There maybe separate SOA installations for Dev, Test, pre-prod and Production. In Oracle Integration this would translate to separate
OIC service instances for Dev, Test, Pre-prod and Production with separate message Pack configurations.
By default the OIC service instances are configured with the primary IDCS for identity management.
However if for example Test and Production OIC instances need to have separate identity stores, then they can be configured with different IDCS stripes during provisioning
refer here for configuring non default IDCS stripes with OIC.
The features of SOA used will determine the feature set to be enabled and used on OIC. This will help customers decide if they require the Standard Edition or Enterprise edition of OIC. Refer here for feature differences between Standard and enterprise Editions.
This section provides a high level mapping of features and components between SOA and Integration Cloud.
Orchestration logic in integrations can be modelled using Application Driven Orchestration integrations. These can effectively replace exiting SOA implementations which use BPEL, Mediator or Service Bus components. The Application Driven Orchestration integrations provide a wide range of constructs for modelling various Synchronous, Asynchronous and Fire-and-forget integrations flows.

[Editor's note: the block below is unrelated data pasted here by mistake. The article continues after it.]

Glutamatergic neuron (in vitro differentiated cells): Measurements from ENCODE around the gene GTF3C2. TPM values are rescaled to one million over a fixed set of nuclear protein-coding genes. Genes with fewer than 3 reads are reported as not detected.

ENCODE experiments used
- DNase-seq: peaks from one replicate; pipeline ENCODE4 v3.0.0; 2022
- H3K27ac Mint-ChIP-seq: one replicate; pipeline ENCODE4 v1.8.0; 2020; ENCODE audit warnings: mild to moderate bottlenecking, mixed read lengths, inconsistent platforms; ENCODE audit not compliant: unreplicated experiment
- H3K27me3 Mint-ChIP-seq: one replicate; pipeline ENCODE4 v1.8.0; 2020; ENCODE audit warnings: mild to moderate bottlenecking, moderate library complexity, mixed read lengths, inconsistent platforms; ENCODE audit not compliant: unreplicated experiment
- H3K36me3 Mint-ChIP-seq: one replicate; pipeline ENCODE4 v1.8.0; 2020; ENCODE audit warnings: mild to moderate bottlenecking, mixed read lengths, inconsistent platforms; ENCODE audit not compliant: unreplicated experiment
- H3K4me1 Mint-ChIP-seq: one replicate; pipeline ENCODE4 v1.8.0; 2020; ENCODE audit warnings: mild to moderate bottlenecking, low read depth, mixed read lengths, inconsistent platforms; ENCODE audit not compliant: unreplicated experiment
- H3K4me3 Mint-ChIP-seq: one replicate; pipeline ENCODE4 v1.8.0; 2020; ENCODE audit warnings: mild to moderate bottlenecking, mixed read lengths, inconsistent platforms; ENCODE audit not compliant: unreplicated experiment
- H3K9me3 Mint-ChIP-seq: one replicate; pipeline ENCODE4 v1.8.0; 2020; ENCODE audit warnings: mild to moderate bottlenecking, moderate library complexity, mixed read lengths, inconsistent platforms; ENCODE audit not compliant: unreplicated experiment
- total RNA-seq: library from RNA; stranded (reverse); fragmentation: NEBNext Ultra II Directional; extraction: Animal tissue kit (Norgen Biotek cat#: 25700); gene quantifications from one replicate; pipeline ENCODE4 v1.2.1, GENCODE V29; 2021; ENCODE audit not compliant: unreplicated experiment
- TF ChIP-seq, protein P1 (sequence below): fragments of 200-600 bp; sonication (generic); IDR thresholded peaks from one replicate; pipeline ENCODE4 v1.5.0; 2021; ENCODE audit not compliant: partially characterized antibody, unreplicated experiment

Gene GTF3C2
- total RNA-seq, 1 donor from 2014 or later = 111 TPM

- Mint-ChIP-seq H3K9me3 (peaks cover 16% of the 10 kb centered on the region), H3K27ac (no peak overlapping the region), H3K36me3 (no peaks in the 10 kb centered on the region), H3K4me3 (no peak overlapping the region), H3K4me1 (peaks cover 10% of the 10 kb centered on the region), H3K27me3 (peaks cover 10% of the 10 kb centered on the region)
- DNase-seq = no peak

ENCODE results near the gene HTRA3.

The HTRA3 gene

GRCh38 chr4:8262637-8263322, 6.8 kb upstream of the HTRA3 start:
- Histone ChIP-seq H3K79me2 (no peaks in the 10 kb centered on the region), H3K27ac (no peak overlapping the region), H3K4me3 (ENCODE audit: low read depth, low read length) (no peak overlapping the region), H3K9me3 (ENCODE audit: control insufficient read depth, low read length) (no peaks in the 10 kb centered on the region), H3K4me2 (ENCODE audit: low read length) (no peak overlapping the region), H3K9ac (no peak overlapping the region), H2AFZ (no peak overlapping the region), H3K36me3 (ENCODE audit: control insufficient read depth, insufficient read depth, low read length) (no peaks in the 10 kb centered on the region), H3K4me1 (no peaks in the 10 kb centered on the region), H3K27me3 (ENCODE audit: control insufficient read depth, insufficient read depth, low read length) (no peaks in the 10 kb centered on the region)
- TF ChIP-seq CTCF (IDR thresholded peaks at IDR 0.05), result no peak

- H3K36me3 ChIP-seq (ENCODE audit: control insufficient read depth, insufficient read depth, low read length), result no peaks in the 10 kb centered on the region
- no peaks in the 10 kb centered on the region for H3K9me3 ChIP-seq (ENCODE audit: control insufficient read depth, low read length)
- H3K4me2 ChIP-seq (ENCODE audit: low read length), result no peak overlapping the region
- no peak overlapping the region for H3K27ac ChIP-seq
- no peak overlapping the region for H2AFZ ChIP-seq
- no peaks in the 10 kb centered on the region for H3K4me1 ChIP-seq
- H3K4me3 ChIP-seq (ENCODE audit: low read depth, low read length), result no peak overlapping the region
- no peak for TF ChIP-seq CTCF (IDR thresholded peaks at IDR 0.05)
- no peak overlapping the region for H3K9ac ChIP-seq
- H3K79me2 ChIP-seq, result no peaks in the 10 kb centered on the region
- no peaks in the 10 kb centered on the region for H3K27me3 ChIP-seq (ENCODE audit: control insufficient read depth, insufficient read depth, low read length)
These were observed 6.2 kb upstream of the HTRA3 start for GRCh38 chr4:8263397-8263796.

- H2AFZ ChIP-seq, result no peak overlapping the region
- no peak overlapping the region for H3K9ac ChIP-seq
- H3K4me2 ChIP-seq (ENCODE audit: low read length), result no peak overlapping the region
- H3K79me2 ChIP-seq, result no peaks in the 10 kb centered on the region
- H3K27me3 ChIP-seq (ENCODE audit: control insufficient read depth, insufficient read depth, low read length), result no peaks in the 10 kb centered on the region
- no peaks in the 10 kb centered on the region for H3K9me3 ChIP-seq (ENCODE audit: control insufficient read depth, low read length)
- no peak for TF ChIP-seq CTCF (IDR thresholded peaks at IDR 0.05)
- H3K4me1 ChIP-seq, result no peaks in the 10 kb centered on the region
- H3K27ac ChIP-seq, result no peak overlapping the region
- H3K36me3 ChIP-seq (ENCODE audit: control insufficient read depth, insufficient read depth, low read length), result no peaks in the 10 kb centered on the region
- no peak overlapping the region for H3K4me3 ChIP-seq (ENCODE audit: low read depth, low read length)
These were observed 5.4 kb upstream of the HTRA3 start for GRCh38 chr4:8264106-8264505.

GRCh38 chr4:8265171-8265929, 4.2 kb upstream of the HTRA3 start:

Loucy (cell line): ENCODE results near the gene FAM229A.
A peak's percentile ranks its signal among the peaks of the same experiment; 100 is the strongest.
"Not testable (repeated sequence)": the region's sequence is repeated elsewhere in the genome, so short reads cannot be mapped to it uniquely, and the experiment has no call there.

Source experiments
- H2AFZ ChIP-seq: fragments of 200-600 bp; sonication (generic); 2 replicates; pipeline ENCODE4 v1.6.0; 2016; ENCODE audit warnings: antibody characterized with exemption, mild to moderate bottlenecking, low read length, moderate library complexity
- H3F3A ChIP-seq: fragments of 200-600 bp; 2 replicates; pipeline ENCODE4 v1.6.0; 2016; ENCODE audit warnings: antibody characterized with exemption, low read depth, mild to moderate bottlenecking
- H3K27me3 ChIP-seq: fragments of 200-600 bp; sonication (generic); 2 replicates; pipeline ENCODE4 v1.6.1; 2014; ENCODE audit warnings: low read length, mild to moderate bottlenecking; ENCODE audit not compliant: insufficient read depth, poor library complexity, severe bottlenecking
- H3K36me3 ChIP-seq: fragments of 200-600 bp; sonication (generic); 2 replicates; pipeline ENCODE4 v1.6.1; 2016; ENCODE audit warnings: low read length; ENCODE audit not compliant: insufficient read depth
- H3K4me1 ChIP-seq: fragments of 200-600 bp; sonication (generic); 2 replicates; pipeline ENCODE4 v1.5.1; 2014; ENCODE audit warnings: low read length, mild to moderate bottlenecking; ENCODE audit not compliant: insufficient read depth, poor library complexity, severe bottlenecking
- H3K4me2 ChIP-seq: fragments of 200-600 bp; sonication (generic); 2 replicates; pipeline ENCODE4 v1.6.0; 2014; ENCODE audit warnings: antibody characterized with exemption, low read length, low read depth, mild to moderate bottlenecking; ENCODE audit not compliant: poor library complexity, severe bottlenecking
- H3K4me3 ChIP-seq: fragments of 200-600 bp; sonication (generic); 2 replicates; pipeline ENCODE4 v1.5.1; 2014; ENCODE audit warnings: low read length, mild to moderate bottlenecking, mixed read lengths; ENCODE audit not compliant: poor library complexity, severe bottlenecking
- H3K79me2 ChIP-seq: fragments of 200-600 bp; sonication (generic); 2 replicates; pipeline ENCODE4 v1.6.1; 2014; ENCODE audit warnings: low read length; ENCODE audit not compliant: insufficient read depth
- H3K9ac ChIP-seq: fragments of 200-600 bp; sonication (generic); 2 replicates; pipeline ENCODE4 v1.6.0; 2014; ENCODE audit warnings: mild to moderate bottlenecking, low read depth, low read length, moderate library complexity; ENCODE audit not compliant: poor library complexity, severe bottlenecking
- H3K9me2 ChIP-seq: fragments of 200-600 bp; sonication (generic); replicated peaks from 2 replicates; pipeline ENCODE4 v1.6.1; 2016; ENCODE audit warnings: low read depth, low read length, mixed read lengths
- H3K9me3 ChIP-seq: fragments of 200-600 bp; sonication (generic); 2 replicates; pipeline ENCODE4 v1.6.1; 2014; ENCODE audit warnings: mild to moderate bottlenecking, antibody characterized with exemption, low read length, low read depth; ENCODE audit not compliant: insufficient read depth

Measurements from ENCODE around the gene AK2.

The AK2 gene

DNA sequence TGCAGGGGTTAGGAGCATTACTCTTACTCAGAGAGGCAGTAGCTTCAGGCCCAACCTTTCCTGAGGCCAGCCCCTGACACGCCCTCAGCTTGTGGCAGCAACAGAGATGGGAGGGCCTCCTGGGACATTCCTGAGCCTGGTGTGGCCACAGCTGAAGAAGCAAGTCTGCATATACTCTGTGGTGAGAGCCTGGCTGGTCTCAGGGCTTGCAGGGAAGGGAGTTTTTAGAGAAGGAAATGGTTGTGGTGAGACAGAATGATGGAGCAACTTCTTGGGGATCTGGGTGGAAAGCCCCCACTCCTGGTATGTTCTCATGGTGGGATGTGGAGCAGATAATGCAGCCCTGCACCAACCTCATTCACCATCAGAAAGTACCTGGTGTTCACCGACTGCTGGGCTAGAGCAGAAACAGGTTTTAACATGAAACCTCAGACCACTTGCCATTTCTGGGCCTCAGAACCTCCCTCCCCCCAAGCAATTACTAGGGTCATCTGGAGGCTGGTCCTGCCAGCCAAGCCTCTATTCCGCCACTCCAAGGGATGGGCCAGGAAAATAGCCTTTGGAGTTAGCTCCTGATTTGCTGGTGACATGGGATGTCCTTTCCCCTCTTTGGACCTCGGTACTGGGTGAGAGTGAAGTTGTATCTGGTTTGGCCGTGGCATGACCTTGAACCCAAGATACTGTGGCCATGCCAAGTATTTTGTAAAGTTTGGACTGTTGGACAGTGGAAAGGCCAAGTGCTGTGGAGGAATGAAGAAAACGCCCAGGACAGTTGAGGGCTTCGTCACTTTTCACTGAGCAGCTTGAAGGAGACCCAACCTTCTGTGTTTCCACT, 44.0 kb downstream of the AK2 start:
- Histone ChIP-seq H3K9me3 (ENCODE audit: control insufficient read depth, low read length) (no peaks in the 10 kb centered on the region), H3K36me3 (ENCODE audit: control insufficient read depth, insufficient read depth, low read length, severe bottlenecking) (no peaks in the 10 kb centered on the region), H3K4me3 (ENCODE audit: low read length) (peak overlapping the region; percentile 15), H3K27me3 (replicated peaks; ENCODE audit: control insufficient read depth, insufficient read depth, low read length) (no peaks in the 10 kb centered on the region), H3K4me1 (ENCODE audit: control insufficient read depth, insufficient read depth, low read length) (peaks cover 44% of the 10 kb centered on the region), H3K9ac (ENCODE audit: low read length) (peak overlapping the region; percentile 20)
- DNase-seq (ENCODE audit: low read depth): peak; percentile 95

|BPEL Orchestrated||App Driven Orchestration Integration|
|Service Bus/Mediator||App Driven Orchestration Integration|
For use cases to automate business processes, Process in OIC is the ideal choice. It provides Human Interaction in business processes and Decision models to automate business rules apart from other capabilities.
|Process||Process in OIC|
|Human Workflow||Process in OIC|
|Business Rules||OIC Process Create Decisions|
For B2B use cases Oracle Integration provides B2B capability to securely and reliably exchange business documents with back-end applications and trading partners.
For some of the MFT use cases and large file handling requirements, OIC offers the File Server capability which can be enabled on OIC during creation. The OIC File Server feature provides an embedded sFTP server in OIC which can be used to store and process files. File based integrations are discussed in more detail in a separate section later in this blog.
|Large File Handling/ MFT||OIC File Server|
|Hybrid integrations||Connectivity Agent|
The expected Message processing targets on OIC will determine the number of Message Packs. Message packs are the units that customer can define for their Integration Cloud instances to specify the horse power expected of OIC. These internally translate to level of scaling needed of OIC backend resources like servers, databases and storage. The scaling and resource levels allocated for OIC service instances is hidden from customers. The level of scaling is geared to meet the number of message Packs that the customer has configured.